The present invention shows that certain constituents, when added to the lipid:DNA suspension prior to nebulization, significantly stabilize the transfection potential of these formulations. More specifically, formulations containing one particular cationic lipid appear to be significantly more stable during the process of nebulization than previously tested lipids. This lipid, bis(guanidinium)-tren-cholesterol (BGTC) has been reported (Oudrhiri et al., 1997) as a potential candidate for gene therapy. Oudrhiri et al., however, only used an intratracheal instillation approach for administering the lipid:DNA formulations and did not examine aerosol delivery. These fromulations are effective in vivo (in mouse lungs) as a gene therapy agent when nebulized. These results are illustrated in FIG. 4.

In two experiments, the use of bis(guanidinium)-trencholesterol resulted in an average of 98%, 95% and 84% retention of the transfection activity of the control (unnebulized) material in an in vitro assay using A549 human lung tumor cells when aliquots of the nebulizer-cycled material were removed from the nebulizer reservoir at 3, 6 and 10 minutes of nebulization respectively at a flow rate of 15 L/min and a starting volume of 5 ml. This compares to a 40%, 15.7% and 13.5% retention of transfection activity for another commonly used cationic lipid (DC-CHOL/DOPE).

The degree of loss observed with DC-CHOL/DOPE is very typical of that observed for a number of cationic lipids commonly used for gene therapy applications and currently in use in clinical trials. This data is summarized in FIG. 5. The nebulizer used was a modified Puritan Bennett 1600 nebulizer (Carlsbad, Calif.)--one tube was removed from one of the twin jets. This nebulizer is called the Puritan Bennett 1600 single jet (PB sj). The control nebulizer solution consisted of 200 μg of pCMVβ-GAL and 700 μg of the cationic lipid/co-lipid formulation complexed in Water for Irrigation (WFI; Baxter) in a total volume of 5 mls.

Any patents or publications mentioned in this specification are indicative of the levels of those skilled in the art to which the invention pertains. These patents and publications are herein incorporated by reference to the same extent as if each individual publication was specifically and individually indicated to be incorporated by reference.

One skilled in the art will readily appreciate that the present invention is well adapted to carry out the objects and obtain the ends and advantages mentioned, as well as those inherent therein. The present examples along with the methods, procedures, treatments, molecules, and specific compounds described herein are presently representative of preferred embodiments, are exemplary, and are not intended as limitations on the scope of the invention. Changes therein and other uses will occur to those skilled in the art which are encompassed within the spirit of the invention as defined by the scope of the claims.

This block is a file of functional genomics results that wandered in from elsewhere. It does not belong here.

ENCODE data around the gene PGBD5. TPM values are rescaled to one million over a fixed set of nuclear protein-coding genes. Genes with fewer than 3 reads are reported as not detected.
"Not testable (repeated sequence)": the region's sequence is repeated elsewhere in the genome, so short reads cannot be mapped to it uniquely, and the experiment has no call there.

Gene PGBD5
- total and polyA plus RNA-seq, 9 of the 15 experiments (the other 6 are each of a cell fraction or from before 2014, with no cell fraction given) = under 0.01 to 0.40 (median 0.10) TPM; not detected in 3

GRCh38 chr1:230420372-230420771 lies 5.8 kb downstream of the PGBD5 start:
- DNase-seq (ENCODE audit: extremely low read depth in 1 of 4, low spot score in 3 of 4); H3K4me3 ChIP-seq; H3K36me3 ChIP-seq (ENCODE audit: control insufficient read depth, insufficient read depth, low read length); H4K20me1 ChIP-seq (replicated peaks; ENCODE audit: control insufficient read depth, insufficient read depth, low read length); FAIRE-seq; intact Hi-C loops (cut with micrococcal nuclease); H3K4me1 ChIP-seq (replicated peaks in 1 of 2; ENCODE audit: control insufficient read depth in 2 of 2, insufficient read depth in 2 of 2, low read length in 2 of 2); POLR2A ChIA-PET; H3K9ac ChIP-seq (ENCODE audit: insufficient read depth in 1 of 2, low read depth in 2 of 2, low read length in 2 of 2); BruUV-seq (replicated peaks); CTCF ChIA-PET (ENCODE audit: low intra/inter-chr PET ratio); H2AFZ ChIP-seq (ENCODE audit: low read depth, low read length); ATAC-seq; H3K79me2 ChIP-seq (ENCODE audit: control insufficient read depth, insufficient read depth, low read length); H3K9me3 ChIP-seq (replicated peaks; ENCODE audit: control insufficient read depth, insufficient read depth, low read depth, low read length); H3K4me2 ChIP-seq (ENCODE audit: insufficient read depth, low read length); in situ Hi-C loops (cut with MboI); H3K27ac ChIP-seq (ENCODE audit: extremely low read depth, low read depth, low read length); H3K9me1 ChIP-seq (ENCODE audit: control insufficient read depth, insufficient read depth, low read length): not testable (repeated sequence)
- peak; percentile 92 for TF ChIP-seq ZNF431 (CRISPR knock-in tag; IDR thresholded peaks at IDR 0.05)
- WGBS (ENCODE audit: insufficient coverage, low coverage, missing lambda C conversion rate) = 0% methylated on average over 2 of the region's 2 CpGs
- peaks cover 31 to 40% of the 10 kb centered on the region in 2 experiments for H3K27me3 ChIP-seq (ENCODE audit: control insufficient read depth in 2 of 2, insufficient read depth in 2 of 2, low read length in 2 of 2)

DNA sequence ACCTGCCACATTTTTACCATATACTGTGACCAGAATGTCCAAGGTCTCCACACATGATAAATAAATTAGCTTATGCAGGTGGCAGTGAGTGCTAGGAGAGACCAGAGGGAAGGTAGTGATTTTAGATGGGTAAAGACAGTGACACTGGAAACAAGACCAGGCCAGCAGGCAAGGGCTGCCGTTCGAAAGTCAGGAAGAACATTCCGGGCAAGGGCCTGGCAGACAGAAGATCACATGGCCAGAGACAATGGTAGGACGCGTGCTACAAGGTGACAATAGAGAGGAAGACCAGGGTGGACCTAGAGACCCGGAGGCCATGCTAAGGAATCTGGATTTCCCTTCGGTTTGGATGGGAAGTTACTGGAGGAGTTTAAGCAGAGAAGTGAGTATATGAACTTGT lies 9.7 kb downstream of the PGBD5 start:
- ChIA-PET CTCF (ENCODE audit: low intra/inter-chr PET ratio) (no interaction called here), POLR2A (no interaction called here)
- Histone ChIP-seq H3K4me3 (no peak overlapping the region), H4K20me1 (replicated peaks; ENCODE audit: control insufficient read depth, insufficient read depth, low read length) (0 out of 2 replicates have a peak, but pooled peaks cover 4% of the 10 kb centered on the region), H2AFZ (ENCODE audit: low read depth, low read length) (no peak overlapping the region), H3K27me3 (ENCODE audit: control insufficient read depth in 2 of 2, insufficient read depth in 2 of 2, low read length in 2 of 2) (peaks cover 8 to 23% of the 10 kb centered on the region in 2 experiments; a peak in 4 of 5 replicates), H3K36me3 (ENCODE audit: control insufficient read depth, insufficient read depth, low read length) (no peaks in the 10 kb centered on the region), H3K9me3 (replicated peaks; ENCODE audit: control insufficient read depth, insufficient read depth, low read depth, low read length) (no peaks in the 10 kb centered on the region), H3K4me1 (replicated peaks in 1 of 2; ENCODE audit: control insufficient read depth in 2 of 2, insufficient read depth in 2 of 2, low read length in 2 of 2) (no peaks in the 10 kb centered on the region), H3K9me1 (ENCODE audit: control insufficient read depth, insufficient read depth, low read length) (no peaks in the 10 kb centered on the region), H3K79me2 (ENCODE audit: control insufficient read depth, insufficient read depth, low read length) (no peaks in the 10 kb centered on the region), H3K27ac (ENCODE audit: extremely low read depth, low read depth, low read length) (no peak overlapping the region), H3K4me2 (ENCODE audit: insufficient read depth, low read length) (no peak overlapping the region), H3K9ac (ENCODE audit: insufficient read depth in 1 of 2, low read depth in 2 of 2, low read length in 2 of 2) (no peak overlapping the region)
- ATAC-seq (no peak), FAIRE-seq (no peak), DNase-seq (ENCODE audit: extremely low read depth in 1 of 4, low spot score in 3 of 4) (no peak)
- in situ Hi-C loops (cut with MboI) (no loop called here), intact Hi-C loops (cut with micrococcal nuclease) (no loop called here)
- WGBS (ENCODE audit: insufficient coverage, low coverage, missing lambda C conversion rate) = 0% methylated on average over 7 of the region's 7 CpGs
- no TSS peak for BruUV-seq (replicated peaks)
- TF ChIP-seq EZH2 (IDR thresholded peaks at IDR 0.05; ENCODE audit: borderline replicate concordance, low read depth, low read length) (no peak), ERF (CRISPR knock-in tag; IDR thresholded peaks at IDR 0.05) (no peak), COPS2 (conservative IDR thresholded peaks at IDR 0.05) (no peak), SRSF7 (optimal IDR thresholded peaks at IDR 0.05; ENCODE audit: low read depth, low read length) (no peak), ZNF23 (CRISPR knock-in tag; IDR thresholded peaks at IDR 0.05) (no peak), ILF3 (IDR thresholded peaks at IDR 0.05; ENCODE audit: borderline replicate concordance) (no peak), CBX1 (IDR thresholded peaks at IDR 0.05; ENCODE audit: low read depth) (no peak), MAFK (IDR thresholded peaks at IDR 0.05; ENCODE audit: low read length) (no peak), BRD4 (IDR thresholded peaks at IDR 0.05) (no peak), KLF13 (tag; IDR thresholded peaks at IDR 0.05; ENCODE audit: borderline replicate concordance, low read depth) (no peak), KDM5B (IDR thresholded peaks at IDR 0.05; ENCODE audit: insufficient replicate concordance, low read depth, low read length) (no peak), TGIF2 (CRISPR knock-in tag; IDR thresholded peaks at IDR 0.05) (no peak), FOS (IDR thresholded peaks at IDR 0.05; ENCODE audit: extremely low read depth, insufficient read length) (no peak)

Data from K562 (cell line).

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US6375980 *Jul 19, 1999Apr 23, 2002Research Development FoundationStabilization of lipid:DNA formulations during nebulization
US6440393 *Dec 4, 2000Aug 27, 2002Research Development FoundationCarbon dioxide enhancement of inhalation therapy
US7157098 *Jan 6, 1999Jan 2, 2007Roman Perez-SolerGene therapy of tumors using non-viral delivery system
US7462646Aug 25, 2004Dec 9, 2008Research Development FoundationOsteoclastogenesis inhibitors and uses thereof
US20050181036 *Aug 25, 2004Aug 18, 2005Research Development FoundationAerosol delivery of curcumin
US20060210656 *Jun 7, 2006Sep 21, 2006Bharat AggarwalSynergistic Effects of Nuclear Transcription Factor NF-kB Inhibitors and Anti-Neoplastic Agents
US20060233899 *Jun 7, 2006Oct 19, 2006Bharat AggarwalTreatment of Human Multiple Myeloma by Curcumin
USRE40300Aug 26, 2004May 6, 2008Research Development FoundationCarbon dioxide enhancement of inhalation therapy
Classifications
U.S. Classification424/450, 435/458, 424/1.21
International ClassificationC12N15/00, A61K47/28, A61K9/12, C12N5/00, C12N5/10, A61K47/24, A61K31/711, C12N15/09, C12N15/88, A61K9/00, A61K48/00, A61K9/127
Cooperative ClassificationA61K48/00, A61K9/0078, A61K9/1272, C12N15/88
European ClassificationC12N15/88, A61K48/00, A61K9/127B2, A61K9/00M20B5
Legal Events
DateCodeEventDescription
Jan 17, 2001ASAssignment
Owner name: RESEARCH DEVELOPMENT FOUNDATION, NEVADA
Free format text: ASSIGNMENT OF ASSIGNORS INTEREST;ASSIGNORS:DENSMORE, CHARLES L., JR.;KNIGHT, J. VERNON;WALDREP, J. CLIFFORD;AND OTHERS;REEL/FRAME:011451/0941;SIGNING DATES FROM 20001219 TO 20010104
May 29, 2001CCCertificate of correction
Feb 23, 2004FPAYFee payment
Year of fee payment: 4
Feb 22, 2008FPAYFee payment
Year of fee payment: 8
Mar 3, 2008REMIMaintenance fee reminder mailed
Apr 2, 2012REMIMaintenance fee reminder mailed
Aug 22, 2012LAPSLapse for failure to pay maintenance fees
Oct 9, 2012FPExpired due to failure to pay maintenance fee
Effective date: 20120822